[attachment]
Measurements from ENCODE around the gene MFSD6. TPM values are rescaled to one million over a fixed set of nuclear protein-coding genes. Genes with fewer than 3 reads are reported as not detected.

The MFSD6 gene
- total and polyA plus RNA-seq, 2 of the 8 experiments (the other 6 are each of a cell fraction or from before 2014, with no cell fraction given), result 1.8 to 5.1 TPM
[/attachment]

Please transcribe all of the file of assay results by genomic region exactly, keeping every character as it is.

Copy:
Measurements from ENCODE around the gene MFSD6. TPM values are rescaled to one million over a fixed set of nuclear protein-coding genes. Genes with fewer than 3 reads are reported as not detected.

The MFSD6 gene
- total and polyA plus RNA-seq, 2 of the 8 experiments (the other 6 are each of a cell fraction or from before 2014, with no cell fraction given), result 1.8 to 5.1 TPM